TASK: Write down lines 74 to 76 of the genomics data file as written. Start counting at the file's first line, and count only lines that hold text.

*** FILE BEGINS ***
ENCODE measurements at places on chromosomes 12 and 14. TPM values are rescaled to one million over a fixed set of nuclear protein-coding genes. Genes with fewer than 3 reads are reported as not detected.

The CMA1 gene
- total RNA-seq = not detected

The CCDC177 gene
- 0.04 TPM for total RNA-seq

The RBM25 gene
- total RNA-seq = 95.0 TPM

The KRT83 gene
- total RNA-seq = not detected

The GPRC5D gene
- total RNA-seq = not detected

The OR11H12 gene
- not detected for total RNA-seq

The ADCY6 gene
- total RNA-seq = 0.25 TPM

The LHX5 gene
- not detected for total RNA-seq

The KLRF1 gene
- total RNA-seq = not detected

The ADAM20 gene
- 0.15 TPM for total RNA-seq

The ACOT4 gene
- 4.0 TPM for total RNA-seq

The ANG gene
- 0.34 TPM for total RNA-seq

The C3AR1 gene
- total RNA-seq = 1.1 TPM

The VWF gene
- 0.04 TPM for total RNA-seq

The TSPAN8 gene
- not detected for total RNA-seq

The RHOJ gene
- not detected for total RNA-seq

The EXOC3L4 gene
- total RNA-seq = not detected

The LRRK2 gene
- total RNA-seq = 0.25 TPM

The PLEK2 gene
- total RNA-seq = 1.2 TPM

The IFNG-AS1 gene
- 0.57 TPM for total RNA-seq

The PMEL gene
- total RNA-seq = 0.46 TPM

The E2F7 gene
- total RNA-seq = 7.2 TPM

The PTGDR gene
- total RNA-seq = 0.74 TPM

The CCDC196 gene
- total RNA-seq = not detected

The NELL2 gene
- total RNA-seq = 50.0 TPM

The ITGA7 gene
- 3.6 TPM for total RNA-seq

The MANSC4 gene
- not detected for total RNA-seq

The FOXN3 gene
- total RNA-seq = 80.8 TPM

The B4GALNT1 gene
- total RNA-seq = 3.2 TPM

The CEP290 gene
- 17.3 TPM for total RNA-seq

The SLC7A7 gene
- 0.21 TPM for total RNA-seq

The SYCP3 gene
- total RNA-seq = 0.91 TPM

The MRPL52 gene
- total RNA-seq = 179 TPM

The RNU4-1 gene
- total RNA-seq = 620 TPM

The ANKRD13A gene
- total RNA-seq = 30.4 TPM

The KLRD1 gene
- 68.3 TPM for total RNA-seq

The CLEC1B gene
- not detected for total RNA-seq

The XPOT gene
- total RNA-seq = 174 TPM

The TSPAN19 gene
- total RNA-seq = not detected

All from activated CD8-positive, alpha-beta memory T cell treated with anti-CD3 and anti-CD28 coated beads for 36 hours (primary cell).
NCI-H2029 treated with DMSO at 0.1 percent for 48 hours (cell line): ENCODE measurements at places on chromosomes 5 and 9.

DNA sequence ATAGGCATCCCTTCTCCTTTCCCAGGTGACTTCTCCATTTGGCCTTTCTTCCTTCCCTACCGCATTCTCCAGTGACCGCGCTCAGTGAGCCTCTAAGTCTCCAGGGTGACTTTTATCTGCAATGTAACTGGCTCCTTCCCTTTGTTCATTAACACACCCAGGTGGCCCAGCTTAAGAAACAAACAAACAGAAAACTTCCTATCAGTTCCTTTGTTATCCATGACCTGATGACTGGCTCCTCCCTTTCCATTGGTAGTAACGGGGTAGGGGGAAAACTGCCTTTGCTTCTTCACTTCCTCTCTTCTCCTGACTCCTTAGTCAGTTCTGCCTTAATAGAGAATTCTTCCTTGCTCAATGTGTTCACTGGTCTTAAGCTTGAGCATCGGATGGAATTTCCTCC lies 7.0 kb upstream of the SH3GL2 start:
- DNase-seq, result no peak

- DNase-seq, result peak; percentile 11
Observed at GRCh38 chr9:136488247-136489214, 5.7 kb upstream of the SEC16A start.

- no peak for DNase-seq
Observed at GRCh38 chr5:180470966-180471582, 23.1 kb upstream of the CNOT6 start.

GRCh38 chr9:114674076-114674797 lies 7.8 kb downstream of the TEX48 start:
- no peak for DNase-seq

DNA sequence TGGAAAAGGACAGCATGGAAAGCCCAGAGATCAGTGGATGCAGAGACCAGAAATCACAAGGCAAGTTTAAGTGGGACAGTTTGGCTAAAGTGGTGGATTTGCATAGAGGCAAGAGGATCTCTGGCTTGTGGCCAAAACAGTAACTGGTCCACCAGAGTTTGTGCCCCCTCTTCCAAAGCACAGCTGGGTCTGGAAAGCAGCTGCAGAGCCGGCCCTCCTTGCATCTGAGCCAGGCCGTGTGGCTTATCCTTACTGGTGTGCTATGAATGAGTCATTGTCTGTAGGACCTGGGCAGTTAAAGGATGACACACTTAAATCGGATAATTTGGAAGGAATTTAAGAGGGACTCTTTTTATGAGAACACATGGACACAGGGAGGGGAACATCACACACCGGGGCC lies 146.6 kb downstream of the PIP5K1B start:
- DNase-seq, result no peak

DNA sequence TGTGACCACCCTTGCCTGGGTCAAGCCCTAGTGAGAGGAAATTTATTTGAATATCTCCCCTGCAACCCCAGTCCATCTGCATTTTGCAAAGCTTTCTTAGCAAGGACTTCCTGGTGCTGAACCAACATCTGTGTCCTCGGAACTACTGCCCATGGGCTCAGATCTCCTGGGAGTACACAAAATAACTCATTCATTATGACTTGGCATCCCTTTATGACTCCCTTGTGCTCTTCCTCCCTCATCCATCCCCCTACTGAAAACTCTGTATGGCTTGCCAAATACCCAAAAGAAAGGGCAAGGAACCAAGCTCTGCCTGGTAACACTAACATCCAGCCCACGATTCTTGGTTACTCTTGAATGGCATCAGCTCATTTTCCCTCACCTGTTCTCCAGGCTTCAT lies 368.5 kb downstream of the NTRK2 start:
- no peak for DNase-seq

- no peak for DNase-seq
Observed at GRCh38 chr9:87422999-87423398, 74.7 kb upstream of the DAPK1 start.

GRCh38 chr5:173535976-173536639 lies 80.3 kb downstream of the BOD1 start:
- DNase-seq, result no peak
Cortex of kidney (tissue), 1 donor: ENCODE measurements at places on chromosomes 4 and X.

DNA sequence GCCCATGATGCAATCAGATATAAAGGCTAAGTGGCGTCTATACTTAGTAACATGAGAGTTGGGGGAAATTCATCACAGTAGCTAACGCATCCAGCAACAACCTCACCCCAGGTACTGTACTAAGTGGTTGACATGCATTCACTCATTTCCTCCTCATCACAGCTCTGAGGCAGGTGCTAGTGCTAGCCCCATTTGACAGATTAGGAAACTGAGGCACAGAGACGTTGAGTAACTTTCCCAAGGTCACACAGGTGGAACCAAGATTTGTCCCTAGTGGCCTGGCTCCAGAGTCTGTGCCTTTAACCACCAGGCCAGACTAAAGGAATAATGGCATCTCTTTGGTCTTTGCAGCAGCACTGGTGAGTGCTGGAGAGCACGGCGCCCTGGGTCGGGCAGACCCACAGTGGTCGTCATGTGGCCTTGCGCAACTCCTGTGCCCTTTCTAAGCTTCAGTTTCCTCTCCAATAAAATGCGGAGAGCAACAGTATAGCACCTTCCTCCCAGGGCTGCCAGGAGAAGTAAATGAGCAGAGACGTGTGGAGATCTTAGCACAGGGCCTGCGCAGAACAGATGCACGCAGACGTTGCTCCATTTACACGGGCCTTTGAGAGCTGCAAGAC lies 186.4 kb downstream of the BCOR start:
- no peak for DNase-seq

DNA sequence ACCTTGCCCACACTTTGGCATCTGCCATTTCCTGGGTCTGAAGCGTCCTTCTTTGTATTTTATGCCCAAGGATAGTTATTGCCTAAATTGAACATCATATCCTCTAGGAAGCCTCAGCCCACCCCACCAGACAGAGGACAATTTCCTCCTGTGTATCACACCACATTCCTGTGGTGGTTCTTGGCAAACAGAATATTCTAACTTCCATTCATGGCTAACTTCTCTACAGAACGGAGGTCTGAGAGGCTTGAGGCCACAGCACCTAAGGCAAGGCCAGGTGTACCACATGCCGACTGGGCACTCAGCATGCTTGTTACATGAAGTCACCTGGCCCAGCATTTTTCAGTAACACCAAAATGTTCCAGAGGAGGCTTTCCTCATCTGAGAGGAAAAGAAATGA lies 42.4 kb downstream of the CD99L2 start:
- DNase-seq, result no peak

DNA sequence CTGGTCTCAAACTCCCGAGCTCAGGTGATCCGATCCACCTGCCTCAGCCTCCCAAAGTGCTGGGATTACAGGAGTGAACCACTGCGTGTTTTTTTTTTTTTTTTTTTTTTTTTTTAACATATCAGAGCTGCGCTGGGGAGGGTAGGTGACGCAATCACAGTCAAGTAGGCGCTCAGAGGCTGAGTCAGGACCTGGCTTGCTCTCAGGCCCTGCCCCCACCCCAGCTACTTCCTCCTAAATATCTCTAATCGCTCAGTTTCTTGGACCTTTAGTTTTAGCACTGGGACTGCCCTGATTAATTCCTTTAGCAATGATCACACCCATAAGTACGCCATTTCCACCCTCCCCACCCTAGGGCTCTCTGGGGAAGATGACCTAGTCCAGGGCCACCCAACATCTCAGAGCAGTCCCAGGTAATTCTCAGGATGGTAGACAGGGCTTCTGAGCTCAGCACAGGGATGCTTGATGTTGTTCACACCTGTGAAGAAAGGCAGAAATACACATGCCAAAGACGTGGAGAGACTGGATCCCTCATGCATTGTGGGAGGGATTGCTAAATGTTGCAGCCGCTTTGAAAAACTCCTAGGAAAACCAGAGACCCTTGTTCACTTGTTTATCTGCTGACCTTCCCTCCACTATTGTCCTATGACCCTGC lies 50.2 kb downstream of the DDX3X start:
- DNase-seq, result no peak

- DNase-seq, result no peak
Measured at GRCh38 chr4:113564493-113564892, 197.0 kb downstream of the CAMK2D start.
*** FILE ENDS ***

The CLEC1B gene
- not detected for total RNA-seq

The XPOT gene